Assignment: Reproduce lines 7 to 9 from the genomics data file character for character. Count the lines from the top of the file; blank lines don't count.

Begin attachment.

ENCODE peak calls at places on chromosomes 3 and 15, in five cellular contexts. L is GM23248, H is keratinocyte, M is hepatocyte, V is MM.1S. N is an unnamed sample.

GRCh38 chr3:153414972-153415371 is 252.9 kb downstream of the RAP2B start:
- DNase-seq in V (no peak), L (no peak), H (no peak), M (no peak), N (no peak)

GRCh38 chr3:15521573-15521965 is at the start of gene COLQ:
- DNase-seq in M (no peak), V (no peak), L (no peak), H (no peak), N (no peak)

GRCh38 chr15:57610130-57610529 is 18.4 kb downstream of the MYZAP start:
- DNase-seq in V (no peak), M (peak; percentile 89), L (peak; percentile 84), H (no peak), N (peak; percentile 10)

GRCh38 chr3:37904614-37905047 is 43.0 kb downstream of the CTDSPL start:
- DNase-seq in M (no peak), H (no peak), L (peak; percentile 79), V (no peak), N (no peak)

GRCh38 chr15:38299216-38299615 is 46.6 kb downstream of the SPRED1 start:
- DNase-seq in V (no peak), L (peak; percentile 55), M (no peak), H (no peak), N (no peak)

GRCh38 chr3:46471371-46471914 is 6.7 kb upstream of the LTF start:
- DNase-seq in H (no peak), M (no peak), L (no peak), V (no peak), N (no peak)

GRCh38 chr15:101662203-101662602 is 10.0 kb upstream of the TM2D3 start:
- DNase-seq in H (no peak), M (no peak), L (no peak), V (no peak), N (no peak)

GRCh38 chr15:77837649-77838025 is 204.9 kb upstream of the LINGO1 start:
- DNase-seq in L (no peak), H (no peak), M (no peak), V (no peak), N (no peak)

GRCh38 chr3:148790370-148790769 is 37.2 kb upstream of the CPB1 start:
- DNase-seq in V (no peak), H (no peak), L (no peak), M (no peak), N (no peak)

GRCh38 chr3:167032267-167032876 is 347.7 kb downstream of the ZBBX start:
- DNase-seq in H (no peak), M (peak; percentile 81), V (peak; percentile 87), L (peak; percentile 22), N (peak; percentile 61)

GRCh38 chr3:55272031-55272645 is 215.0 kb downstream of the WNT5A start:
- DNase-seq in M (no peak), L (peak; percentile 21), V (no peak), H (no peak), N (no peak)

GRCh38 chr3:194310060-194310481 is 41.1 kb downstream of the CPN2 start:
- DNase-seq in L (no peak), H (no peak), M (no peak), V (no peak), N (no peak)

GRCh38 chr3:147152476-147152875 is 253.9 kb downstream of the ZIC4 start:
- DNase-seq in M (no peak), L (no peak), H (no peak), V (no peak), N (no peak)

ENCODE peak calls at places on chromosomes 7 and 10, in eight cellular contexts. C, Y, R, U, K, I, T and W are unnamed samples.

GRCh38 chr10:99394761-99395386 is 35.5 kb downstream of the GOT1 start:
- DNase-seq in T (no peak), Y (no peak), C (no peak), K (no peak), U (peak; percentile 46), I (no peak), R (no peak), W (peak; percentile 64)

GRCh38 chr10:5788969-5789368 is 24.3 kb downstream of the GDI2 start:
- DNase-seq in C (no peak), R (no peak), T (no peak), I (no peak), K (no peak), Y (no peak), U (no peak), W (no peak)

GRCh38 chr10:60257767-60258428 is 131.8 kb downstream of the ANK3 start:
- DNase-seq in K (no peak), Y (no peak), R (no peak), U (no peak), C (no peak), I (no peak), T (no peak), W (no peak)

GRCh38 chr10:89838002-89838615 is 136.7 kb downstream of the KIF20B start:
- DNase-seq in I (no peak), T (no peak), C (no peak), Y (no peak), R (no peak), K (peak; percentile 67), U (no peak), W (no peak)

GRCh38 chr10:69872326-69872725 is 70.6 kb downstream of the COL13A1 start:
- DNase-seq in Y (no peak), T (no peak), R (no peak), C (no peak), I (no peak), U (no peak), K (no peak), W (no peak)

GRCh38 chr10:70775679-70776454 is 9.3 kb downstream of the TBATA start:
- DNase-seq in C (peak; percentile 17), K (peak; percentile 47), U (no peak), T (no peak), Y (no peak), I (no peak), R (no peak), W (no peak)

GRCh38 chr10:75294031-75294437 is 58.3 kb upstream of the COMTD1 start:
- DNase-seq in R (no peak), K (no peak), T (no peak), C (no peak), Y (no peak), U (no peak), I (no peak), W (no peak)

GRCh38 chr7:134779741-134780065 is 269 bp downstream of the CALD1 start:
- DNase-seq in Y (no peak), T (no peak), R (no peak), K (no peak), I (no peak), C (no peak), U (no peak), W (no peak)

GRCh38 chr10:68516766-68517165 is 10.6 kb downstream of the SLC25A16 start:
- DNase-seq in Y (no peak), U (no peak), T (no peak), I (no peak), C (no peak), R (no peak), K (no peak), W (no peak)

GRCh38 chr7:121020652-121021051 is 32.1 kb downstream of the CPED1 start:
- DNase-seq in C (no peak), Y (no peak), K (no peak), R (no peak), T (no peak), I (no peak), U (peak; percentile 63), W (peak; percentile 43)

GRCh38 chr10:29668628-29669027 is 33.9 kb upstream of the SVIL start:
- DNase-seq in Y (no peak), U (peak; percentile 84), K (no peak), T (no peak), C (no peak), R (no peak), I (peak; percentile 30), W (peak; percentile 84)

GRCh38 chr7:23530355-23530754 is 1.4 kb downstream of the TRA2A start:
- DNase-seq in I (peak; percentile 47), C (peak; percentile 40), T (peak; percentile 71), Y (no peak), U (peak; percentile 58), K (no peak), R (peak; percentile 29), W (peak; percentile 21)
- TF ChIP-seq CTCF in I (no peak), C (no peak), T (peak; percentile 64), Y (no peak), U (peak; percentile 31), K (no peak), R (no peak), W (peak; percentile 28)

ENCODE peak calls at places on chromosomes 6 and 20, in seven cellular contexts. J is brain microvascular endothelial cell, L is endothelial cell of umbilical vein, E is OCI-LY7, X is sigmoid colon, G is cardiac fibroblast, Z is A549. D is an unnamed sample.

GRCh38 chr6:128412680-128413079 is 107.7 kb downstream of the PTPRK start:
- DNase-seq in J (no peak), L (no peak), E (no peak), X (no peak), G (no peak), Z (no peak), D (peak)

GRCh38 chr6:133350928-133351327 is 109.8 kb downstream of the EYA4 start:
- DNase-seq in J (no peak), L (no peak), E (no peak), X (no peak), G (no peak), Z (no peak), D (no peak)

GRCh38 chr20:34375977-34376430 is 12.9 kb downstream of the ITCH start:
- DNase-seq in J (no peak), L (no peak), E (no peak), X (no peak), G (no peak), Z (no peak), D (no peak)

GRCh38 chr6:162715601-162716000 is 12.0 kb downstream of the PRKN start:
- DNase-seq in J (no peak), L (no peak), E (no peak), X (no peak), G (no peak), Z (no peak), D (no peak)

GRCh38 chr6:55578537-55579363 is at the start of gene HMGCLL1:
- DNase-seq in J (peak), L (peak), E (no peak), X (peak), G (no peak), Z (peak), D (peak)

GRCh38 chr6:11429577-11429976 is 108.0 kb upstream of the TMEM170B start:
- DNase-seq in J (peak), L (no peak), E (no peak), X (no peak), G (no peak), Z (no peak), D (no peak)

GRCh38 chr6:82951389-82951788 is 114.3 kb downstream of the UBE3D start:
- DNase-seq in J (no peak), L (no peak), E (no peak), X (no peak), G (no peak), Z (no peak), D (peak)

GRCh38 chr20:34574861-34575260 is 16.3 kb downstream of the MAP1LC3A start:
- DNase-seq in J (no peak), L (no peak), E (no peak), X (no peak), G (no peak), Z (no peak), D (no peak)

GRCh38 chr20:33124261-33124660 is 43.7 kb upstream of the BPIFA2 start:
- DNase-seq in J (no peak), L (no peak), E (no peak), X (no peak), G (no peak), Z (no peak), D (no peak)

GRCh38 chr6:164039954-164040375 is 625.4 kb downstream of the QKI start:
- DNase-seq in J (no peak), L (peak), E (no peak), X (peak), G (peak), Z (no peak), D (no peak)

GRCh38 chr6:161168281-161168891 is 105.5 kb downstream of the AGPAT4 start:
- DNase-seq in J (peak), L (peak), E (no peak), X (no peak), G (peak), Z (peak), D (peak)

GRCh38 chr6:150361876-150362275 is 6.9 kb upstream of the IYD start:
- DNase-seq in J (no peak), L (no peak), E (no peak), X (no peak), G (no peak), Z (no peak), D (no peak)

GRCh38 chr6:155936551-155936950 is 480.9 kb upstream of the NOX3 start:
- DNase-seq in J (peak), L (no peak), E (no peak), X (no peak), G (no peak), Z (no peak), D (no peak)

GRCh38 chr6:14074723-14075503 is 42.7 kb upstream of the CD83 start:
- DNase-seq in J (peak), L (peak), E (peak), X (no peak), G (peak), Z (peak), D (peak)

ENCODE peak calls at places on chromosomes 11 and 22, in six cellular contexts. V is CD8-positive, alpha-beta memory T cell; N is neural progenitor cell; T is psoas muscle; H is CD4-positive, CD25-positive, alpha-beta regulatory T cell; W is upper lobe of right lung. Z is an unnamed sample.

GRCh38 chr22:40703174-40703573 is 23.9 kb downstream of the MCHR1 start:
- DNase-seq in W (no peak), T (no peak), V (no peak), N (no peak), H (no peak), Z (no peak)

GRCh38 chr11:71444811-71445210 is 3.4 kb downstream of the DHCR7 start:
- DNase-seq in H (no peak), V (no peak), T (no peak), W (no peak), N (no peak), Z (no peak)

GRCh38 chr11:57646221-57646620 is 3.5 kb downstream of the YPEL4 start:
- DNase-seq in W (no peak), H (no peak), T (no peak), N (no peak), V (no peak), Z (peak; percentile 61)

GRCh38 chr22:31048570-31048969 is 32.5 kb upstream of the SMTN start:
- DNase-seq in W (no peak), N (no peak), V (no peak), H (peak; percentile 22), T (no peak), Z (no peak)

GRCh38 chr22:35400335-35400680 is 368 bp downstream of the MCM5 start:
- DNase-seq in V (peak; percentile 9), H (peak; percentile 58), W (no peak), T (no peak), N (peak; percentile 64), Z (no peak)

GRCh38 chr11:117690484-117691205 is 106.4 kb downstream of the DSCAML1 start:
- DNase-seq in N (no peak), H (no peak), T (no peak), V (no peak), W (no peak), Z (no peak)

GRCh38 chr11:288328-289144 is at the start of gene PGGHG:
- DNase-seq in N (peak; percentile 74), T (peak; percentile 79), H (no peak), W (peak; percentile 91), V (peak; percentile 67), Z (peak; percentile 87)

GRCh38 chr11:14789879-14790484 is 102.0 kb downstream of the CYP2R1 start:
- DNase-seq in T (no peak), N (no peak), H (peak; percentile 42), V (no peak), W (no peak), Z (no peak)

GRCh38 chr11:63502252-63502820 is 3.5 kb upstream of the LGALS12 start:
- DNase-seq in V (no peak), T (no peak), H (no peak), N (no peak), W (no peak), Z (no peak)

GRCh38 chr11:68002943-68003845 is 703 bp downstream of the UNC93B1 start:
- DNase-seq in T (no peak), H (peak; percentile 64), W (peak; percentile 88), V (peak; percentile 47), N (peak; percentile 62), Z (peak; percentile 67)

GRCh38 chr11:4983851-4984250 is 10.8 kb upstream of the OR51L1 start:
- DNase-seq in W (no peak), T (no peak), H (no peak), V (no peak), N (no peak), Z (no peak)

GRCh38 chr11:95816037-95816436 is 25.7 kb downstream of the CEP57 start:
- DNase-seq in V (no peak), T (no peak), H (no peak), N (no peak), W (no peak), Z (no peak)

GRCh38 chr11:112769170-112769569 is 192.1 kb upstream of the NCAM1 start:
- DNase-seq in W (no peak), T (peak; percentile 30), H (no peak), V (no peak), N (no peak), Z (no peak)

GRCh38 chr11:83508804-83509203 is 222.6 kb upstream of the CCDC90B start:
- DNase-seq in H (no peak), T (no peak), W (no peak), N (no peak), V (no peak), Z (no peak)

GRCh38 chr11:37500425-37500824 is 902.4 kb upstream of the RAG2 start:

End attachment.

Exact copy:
- DNase-seq in V (no peak), M (peak; percentile 89), L (peak; percentile 84), H (no peak), N (peak; percentile 10)

GRCh38 chr3:37904614-37905047 is 43.0 kb downstream of the CTDSPL start:
- DNase-seq in M (no peak), H (no peak), L (peak; percentile 79), V (no peak), N (no peak)